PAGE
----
For contenders eyeing game-breaking backs, the No. 2 pick of the 2018 draft is probably a far more palatable target than McCaffrey. Injuries have cost Barkley 18 of his past 33 games. Over the past two seasons, he’s averaged 3.5 yards per carry and has just 950 yards from scrimmage. Of course, that’s partially due to health reasons and partially the quality of New York’s offense. But with a new regime coming in and Barkley entering the final season of his rookie contract – he’ll make $7.2 million this year – there’s probably a deal to be had for the former Pro Bowler that might not even require a first- or second- round payoff.
Giants CB James Bradberry
A Pro Bowler in 2020, but he’s more a CB2 for the balance of his six-year career. Solid player but apparently not part of New York’s future as new GM Joe Schoen considers offers that would get Bradberry’s $13.4 million salary for 2022 (or at least a good chunk of it) off of his books.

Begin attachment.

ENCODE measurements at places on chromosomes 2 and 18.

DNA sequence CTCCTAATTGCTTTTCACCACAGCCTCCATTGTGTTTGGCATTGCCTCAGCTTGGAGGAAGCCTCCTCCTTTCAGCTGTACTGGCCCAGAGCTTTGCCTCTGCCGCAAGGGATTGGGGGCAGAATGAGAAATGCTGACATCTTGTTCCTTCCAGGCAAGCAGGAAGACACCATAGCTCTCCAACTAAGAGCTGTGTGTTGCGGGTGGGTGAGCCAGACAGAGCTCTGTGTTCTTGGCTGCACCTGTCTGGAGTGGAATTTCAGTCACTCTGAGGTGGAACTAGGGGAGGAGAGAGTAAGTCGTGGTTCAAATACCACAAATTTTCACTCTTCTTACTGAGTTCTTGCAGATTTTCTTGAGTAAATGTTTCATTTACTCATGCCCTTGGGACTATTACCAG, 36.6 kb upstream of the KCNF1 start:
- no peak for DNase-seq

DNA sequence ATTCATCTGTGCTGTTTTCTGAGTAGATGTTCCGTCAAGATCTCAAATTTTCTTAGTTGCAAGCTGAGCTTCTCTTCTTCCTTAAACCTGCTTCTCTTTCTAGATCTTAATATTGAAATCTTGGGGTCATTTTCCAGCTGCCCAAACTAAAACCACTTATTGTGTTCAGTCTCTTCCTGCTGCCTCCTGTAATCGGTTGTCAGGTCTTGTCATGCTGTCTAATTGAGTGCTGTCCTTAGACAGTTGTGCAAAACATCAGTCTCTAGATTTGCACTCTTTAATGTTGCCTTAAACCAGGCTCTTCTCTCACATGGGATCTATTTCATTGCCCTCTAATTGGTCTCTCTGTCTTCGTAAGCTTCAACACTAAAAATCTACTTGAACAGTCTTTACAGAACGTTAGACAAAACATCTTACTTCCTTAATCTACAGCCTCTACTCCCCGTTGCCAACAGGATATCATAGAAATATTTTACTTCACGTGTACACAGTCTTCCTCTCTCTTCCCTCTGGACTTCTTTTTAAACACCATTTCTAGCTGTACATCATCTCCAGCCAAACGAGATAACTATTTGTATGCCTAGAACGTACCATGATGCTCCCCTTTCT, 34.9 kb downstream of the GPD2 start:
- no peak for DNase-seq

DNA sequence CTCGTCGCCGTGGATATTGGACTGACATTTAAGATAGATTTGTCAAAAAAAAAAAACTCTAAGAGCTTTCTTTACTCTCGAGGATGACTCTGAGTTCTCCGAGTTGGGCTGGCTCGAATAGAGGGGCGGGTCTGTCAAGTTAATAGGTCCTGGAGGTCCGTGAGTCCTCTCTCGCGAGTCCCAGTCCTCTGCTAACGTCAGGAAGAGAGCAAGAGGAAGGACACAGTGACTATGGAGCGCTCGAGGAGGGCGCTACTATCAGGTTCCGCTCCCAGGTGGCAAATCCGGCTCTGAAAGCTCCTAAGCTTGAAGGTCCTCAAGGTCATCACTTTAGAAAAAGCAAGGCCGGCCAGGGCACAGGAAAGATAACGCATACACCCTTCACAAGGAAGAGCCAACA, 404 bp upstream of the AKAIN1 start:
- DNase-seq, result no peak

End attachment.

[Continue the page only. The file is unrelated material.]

Eagles OT Andre Dillard
Since being a first-rounder in 2019, one Philadelphia traded up for, he’s been hampered by inexperience and injuries, making just nine career starts. With Jordan Mailata now entrenched at left tackle, it would make little sense for GM Howie Roseman to pick up Dillard’s $12.6 million fifth-year option for 2023. It would be more logical to export him to a tackle-needy team willing to bet on Dillard’s potential – maybe to the tune of a mid-round pick – rather than letting him ride out his final year in Philly as a swing tackle.
Falcons DL Grady Jarrett